Waste Control in Downstream Industry
B P Singhal
Head of Projects & Purchase
India Glycols Ltd

Industrial growth & rapid urbanization resulted in increase in waste generation. India faces major environmental challenges associated with waste generation and inadequate waste collection, transport, treatment and disposal. Current systems in India cannot cope with the volumes of waste generated by an increasing urban population, industrial growth, and these impacts on the environment and public health. The challenges and barriers are significant, but so are the opportunities.

What is waste - Any residues which causes potential hazard to human or environment either alone or when in contact with other wastes and which therefore cannot be handled, store, transported, treated or disposed -off without specific precautions. Waste can be Industrial, Municipal and can be further broadly classified as hazardous & nonhazardous.

Sources
  • Inorganic & organic chemicals
  • Petroleum refineries
  • Iron & steel
  • Non Ferrous Metals
  • Leather tanning
  • Metal finishing
  • Distilleries
  • Coal mining
Objective

1. Waste minimization by source reduction, recycling & waste exchange.
2. Detoxification & neutralization of wastem by treatment
3. Destruction of combustible waste by incineration
4. Solidification of sludge and ash from step 2&3 above
5. Disposal of residues in landfills

Treatment Methods
  • Physical treatment - Separation, screening, sedimentation, centrifugation, RO
  • Chemical treatment -Neutralization, precipitation, oxidation & reduction
  • Biological treatment -Use of microorganisms for degradation
Hazardous Industrial Waste

Hazardous wastes, which may be in solid, liquid or gaseous form, may cause danger to health or environment, either alone or when in contact with other wastes. Various agencies have defined hazardous wastes in different ways and as such, there is no uniformly accepted international definition so far. It is presumed that about 10 to 15 per cent of wastes produced by industries are hazardous and the generation of hazardous wastes is increasing at the rate of 2 to 5 percent per year

Hazardous industrial wastes in India can be categorized as :
  • Hazardous wastes generated from various industries.
  • Hazardous industrial wastes imported into India from Western Countries for reprocessing and recycling.

Use of Hazardous Wastes as Alternate Fuels

In India, about 4.43 million tons of hazardous wastes are generated annually , out of which 71,833 tons are incinerable (as per the reports of SPCBs submitted to the Supreme Court of India). There is a need to explore the possibility of using such wastes by other industries.

Incineration

Incineration serves the dual purpose of reduction of both the toxicity and the volume of the waste, which is an important consideration when the disposal of wastes is finally destined for landfills. Most of the process wastes from chemical unit operations can very well be treated in properly designed incinerators.

Hazardous wastes (secured) landfill

Hazardous waste landfill site is designed scientifically to have an impervious stratum at bottom to stop leachates percolation, and thus to avoid soil and water pollution/contamination in the vicinity of the landfill site. HDPE lining is used in making the landfill impervious. There are arrangements made for collection and treatment of leachates from the hazardous wastes.

Non-Hazardous Industrial Waste

Non-hazardous or ordinary industrial waste is generated by industrial or commercial activities, but is similar to household waste by its nature and composition. It is not toxic, presents no hazard and thus requires no special treatment.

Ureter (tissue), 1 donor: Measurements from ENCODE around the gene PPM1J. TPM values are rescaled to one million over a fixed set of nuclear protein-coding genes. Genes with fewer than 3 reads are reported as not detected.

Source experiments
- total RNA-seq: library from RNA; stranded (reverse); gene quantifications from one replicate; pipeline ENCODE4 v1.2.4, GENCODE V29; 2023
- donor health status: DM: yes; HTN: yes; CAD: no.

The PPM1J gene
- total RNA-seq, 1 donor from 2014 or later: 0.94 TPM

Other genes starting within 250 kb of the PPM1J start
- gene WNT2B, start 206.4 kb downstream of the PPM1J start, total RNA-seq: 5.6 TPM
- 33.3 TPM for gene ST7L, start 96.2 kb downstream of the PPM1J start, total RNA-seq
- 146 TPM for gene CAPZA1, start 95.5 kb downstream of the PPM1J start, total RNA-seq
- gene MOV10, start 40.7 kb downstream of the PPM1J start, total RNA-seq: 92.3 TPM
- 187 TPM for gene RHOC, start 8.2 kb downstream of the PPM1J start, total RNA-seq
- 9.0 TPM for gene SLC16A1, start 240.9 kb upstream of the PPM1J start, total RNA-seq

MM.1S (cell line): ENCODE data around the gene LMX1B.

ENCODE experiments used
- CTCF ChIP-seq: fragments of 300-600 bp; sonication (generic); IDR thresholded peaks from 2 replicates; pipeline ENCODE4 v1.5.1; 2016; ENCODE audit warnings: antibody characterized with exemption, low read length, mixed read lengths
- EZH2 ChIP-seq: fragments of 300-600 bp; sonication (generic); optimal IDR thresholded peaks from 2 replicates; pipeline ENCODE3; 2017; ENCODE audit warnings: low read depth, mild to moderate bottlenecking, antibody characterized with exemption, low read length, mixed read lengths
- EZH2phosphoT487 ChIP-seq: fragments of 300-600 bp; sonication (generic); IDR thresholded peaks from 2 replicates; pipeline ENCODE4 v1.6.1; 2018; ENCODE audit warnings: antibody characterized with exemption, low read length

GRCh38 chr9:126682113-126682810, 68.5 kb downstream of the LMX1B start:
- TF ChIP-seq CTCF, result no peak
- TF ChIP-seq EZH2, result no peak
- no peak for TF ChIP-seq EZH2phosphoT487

Treatment options for Non-hazardous Industrial Waste

Nonhazardous industrial wastes being diversified in their chemical nature, physical texture and moisture content and calorific values etc. demand distinct treatment options which are broadly classified in the table below.

Limiting factors
  • High cost of installation
  • Wrong selection of technology
  • High Opex cost resulting in closure or intermittent running of these plants.
  • Many a time, Technology provider suggest some technology to end user without going in the chemistry of waste/discharge (Solid, liquid , gas) and provide low capex system which finally result in nonperforming asset to a company.
  • High operating & maintenance cost
  • ROI nil, so management approval for such installation capex take time and only approved under compulsion of statutory requirement.
  • It can be part of CSR - this is way of giving to society and to nature.
The key to efficient waste management is to "ensure proper feed input to the process resulting in simpler treatable effluent "and segregation of waste at source and to ensure that the waste goes through different streams of recycling and resource recovery

Conclusion

Government/nominated Govt. authorities to educate, guide on technology selection & shall provide solution for treatment of industrial waste as different industry has different characteristic waste. Tax benefits and financial aid to be extended to Technology & Plant Supplier including end user for installing waste management systems/pollution control equipment’s which need heavy investments. Medium & small scale industries are finding it's difficult to invest on getting technology & installing these waste recovery or waste treatment plants. Taxes /GST/ import duties to be made Zero and financial aid for such plants to reduce cost burden. There are many ongoing policies to support waste management but are not effective or promoters not aware, Government to support by means of providing financial support for such technologies which results in developing indigenous technology under MAKE IN INDIA - dream project of our Prime Minister and also create employment. Our generations to come, can see a better & greener earth.